AS THE BIGGEST library in the SAR, the Hong Kong Central Library boasts a collection of more than 1.2 million items. It should be one of the best places for simple research projects. But is it? Armed with three of my own research topics, I try it out.
He married six times. Supposedly this 16th century English king was the happiest man of his time. Or, perhaps, the most unhappy. That question intrigues a nosy person like me.
The encyclopedias in the Youth Lending Library are not very helpful. They tell me the basics, such as that he pronounced himself head of the English church after the Pope refused to grant him a divorce. It is known as the English Reformation.
That does not answer my question.
The online catalogue is my next stop. There are some books about him and the Reformation in the adult section, but they all seem too serious for such a prying project.
Within a few clicks, a nice Chinese biography in the youth section is listed on the monitor. In 115 pages it wraps up the story from Henry I to 'Bloody' Mary, daughter and successor of Henry VIII, and gives me about all I want.
Religion in ancient Egypt
After a roller-coaster ride with King Henry, it is time for something peaceful. The Egyptian gods, with their heads of falcon, scarab, ram and hippo, interest me and I want to match their images with names and functions.
But it is a difficult task. The online subject search is of no help. Attempts with all combinations of the words 'religion', 'god' and 'ancient Egypt' yield nothing.
So I try title keyword. Out of the nine records, only one has pictures and it cannot be taken out of the library. The rest are lengthy academic books, some of which are not available in the library.
Not wanting to give up, I type in 'ancient Egypt'. That gives me more than 250 records. With much patience I find another useful book with pictures. Sadly, it is available almost everywhere but this library.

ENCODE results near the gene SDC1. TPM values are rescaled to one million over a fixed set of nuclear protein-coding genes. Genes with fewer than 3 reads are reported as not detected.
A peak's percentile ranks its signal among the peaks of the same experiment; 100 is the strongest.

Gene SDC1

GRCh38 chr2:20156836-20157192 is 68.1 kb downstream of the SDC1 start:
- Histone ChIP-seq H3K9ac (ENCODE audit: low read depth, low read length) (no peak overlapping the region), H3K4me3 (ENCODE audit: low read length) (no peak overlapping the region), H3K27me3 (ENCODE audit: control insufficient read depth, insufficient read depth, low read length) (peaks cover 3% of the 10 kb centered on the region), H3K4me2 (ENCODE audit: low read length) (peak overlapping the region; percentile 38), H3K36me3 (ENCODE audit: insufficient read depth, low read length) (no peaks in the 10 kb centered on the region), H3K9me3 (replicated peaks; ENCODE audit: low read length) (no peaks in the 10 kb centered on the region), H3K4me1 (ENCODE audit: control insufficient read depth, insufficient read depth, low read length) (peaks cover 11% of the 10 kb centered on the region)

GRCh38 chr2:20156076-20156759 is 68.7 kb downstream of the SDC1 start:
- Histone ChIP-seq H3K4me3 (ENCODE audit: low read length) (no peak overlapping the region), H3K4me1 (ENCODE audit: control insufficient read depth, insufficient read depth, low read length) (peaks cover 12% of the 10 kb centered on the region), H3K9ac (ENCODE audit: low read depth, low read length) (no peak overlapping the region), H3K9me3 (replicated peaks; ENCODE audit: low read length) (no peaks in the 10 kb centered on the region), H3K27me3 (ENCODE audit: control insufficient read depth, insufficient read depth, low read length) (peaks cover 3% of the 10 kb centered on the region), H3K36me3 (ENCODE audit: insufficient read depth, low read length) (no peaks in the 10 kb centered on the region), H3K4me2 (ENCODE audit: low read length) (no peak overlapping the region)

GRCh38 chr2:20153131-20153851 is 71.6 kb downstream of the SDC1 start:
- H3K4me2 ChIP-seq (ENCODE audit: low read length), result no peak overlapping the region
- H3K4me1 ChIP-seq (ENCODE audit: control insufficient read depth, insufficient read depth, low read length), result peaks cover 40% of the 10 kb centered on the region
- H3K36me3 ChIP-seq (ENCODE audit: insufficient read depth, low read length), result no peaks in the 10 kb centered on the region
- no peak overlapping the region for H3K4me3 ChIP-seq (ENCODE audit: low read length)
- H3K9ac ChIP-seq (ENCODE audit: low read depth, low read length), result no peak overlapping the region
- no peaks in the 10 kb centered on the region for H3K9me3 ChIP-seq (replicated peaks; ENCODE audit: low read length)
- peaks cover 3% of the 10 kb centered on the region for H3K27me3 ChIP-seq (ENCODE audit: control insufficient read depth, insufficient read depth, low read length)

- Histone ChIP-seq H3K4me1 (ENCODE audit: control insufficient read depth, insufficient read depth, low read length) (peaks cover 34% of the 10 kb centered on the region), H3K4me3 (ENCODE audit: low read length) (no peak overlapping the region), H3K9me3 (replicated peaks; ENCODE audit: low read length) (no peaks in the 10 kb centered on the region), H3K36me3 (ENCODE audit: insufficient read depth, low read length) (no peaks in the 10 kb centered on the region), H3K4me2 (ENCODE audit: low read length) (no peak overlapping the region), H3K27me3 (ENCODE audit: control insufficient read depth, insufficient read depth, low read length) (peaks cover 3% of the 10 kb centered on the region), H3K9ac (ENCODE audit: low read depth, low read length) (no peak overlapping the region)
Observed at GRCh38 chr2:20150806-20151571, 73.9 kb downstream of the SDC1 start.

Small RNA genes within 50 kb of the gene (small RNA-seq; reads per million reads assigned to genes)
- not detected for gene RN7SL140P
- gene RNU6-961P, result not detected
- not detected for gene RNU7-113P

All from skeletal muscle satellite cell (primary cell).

I have to rely on the only book available.
Plants in Hong Kong
What plants grow in this concrete forest? The online subject search fails miserably again. I resort to physical labour and go upstairs.
In the Central Reference Library is a Hong Kong Studies section. Among the piles of books I find three shelves on nature in Hong Kong. In-depth studies on Hong Kong plants would not be possible with these brief descriptions, but books in this section provide a good start.
I consult a check list of Hong Kong plants before flipping through books which specialise in lichens, sea weeds, mosses and other plants. Lichen is a good topic because it is so 'low profile'. I key 'lichen' into the computer and find nine more books which provide greater detail.
After a day there, this is how I rate the Central Library.
Its overall collection is impressive, but there are not enough books that cater for young researchers. Most of the books are either too brief or too complicated.
However, it is well worth a visit.
Bear in mind that the online search is not good for vague research ideas. If you are looking for clues to narrow down your topic, a walk among the relevant shelves is a better option.